2023-02-27: Bad weather streak, some imaging
The weather in West Texas has been horrendous, with clouds, rain and winds up to 60mph!! Only 3 nights of imaging in 3 weeks. The new moon has basically been wasted! But here are some updates:
- Guiding has improved incredibly with the added mass on the counterweight. I was surprised to see such a measurable improvement. When seeing is good I am now below 1 arc second RMS consistently, on every session. I said it below, but I guess I have to say it again. This was a very welcome surprise.
- Collimation is holding well. I stopped parking the telescope head down: although it is better to avoid collecting dust on the primary, I think the mirror, not being glued, does not like too much being suspended by its edges and possibly its clips. This leads to the mirror moving in its cell and decollimation. I am working on a new cell, made of carbone fiber to better match the thermal expansion of the borosilicate. The mirror will be glued on it.
- Looking at the corner of my images, it is pretty good, but I think it is possible to improve. My guess is that the primary is slightly pinched in its cell.
- Still some slight astigmatism when out of focus, small, but very consistent. Not sure if it is the primary being pinched, or the secondary, or some misalignment.
2023-02-16: Star test and imaging
Clear sky at last! Star tested Moana, resumed imaging. Tested Mico and started imaging. It is great to have 2 NINA instances running and 2 cameras churning images in parallel.
Also managed to run LRGBLRGB… on NINA without triggering autofocus, which is the correct way to image comets.
The added weight to the mount (18lbs) to decrease the inertial moment arm must be working wonders: for the first time (ever!) I started guiding below 1 arc second RMS in both RA and Dec! The low wind and good seeing were also helping.
2023-02-12: Upgrades and collimation
The following updates were performed:
- Added counterweight 18lbs.
- Fixed the light panel PWM power supply.
- Added a second 12v bus for the piggy back imager.
- Routed a new 12v power line through the mount for the piggyback electrical bus. For that I had to remove the scope and disassemble the top of the mount. I also checked that the USB and the main 12v line were not twisted. They were not: after 4 months of remote operations including 1 mount lost + manual remote recovery, I had no twists!
- Turned the camera so the sensor frame is squared with the spider. Also turned the scope in its ring so the camera is closest to the equatorial axis to reduce the moment of inertia.
- Installed a color camera on the piggyback, for dual imaging. The piggy back is a 200mm Borg 55FL Fluorite (some kind of Petzval Refractor from Borg in Japan), with an APSC color camera (ASI 071). The Borg is OK for 4/3 sensors, but exhibits coma for anything bigger, so this system is far from perfect, but since I have the camera and refractor, I may as well use them. I decided to nickname the Mini Color system “MiCo”. The Borg will eventually go and be replaced by a Canon-compatible telephoto lens (maybe the Sigma 180) with an Astromechanic focuser.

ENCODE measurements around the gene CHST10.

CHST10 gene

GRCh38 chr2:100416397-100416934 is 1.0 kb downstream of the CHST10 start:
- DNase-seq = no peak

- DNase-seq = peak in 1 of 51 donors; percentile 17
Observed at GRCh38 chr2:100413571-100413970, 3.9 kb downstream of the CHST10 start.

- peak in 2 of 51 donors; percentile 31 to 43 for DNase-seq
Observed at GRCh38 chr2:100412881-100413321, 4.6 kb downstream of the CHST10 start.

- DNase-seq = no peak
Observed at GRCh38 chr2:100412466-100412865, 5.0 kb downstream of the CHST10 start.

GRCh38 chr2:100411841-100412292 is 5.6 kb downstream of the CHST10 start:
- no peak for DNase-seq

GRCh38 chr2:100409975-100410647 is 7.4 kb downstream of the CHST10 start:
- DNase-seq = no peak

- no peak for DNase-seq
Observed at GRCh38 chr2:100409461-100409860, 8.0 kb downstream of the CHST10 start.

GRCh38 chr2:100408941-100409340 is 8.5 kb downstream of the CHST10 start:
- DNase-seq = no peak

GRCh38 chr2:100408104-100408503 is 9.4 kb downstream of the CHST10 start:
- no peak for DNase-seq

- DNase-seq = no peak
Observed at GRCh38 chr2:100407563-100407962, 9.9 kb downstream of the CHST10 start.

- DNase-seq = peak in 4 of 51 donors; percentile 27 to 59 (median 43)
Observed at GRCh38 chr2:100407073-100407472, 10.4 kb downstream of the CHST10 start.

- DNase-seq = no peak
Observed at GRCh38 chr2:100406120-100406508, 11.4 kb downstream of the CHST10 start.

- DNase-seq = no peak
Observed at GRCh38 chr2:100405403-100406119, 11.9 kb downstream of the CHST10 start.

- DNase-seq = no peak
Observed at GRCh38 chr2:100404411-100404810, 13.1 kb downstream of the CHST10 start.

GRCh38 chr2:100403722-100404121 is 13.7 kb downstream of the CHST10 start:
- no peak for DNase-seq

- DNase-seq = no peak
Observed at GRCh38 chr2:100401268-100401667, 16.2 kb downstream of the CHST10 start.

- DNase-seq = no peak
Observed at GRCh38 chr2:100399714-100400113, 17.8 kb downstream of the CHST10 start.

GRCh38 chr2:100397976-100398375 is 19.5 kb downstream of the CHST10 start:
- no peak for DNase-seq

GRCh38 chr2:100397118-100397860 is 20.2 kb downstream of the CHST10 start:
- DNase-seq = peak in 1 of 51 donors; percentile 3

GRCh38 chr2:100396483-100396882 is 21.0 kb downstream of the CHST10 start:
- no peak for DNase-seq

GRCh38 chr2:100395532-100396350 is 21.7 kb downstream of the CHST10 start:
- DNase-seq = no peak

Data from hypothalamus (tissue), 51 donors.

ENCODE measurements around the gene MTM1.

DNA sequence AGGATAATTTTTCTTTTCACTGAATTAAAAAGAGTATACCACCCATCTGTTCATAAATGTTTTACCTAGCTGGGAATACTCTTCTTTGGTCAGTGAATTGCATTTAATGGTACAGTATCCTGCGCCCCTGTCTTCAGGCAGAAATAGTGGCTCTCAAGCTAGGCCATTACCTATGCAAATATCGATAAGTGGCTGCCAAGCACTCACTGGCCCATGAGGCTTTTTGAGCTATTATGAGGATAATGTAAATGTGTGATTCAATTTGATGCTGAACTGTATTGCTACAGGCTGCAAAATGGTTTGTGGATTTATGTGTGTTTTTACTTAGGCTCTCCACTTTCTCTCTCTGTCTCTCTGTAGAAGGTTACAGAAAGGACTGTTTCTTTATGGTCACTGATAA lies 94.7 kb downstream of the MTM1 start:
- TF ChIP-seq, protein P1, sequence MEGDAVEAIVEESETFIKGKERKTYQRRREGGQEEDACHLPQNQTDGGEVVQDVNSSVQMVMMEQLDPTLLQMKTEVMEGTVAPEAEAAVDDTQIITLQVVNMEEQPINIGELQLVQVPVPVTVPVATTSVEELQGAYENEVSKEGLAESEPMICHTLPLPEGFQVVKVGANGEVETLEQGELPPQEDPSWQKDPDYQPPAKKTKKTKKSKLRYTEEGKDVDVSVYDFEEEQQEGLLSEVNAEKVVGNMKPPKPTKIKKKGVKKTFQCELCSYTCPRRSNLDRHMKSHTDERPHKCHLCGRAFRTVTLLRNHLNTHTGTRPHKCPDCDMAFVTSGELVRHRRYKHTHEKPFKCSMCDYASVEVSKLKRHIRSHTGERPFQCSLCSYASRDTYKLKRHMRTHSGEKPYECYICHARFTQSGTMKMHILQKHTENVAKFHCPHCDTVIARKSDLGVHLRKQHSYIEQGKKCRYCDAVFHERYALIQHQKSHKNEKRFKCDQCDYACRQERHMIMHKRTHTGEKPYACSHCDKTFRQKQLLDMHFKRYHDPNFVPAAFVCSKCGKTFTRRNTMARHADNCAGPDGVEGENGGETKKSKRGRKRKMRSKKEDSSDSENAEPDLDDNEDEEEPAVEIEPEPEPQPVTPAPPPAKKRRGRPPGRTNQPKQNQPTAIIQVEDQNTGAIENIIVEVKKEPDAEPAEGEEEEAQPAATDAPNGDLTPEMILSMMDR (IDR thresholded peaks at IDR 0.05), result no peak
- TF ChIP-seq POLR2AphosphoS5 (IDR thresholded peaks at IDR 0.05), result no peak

- Disassembled secondary and primary, dry cleaned them all (as well as the coma corrector), reassembled, and collimated with Catseyes autocollimator. This should have been easy, quick and smooth. But it was at the end of a very long day after driving 9 hours and working on the scope for another 6 hours, and somehow I botched the collimation. The scope started to exhibit terrible astigmatism. I initially tough the astigmatism was due to a pinched primary, or a pinched secondary or both. This seemed plausible, as I had just tightened the primary cell vigorously. So now I had a bad collimation and a bad diagnostic. I finally went to bed, and the mystery was not resolved until the following morning, with daylight, some coffee and a clear brain. The astigmatism was due to focuser axial error -with the daylight I saw the focuser axial shift clearly in the Telecat. Having found a likely cause I could precisely research my predicament, and found the following, in Vic Menard’s words, talking about Newtonians. “An oblique optical axis may indeed deliver an astigmatic image (ref.: Amateur Astronomer’s Handbook, J.B.Sidgwick). Furthermore, the aberration is more pronounced in larger apertures. (page 79, Astigmatism and Field Curvature). In the field, I’ve noted astigmatic defects caused by errors in both axes (focuser and primary) that smear the entire field of view unless the eye is very carefully centered on the exit pupil. The astigmatism was most pronounced with a significant focuser axial error combined with a minimal primary mirror axial error. The aberrations can be resolved with proper axial collimation, and the sensitivity of the pupil disappears as well.” With this new knowledge, I eventually fixed the problem to a good autocollimator read. Then, of course, the clouds rolled in. Although I was pretty sure the problem was solved, I could not star test. So I had to eventually leave DSO without the certainty I had solved my astigmatism problem.
- Last but not least, I saw one of the wild donkey who inhabits the Davis Mountain. Pretty cool!